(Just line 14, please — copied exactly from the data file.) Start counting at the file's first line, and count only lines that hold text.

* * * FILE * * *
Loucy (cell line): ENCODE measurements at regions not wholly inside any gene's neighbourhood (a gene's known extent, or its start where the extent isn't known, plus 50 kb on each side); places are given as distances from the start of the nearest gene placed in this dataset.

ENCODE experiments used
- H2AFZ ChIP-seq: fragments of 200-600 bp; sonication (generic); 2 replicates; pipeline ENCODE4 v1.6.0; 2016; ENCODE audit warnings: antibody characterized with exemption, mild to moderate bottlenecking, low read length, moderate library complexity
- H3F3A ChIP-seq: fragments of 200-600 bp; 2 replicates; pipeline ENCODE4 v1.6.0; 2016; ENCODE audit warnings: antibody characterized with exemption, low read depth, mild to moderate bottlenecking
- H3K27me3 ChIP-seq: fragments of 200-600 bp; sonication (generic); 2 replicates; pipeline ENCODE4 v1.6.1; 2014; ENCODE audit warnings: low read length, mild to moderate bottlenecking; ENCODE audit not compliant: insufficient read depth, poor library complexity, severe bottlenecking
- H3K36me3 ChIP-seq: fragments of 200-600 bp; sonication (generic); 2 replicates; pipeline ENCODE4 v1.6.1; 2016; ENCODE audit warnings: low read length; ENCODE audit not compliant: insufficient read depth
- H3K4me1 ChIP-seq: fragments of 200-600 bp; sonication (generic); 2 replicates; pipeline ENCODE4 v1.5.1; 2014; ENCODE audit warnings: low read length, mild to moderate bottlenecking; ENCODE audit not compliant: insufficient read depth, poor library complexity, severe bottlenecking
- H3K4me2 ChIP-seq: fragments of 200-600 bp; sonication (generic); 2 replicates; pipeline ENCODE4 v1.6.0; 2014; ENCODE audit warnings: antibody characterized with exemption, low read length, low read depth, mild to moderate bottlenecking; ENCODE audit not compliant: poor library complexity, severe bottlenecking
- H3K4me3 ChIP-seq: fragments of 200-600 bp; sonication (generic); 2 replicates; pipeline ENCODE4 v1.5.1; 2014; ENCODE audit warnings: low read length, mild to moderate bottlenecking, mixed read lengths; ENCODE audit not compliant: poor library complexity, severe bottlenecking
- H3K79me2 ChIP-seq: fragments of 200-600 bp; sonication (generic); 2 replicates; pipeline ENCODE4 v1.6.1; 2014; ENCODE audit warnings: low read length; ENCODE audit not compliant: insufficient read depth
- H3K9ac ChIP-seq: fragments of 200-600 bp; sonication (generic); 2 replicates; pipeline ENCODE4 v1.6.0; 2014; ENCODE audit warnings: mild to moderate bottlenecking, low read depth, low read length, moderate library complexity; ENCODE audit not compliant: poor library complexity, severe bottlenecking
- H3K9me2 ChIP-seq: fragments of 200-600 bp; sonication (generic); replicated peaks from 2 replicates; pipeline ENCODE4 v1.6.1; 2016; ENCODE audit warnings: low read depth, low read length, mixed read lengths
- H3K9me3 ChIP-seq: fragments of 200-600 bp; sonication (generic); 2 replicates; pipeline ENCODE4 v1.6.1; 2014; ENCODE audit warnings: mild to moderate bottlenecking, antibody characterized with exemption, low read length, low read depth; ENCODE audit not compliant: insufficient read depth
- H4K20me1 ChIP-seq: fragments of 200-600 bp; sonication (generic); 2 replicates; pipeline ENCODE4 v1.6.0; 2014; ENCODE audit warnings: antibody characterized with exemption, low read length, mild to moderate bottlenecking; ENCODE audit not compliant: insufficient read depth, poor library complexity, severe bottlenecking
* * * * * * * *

- H4K20me1 ChIP-seq: fragments of 200-600 bp; sonication (generic); 2 replicates; pipeline ENCODE4 v1.6.0; 2014; ENCODE audit warnings: antibody characterized with exemption, low read length, mild to moderate bottlenecking; ENCODE audit not compliant: insufficient read depth, poor library complexity, severe bottlenecking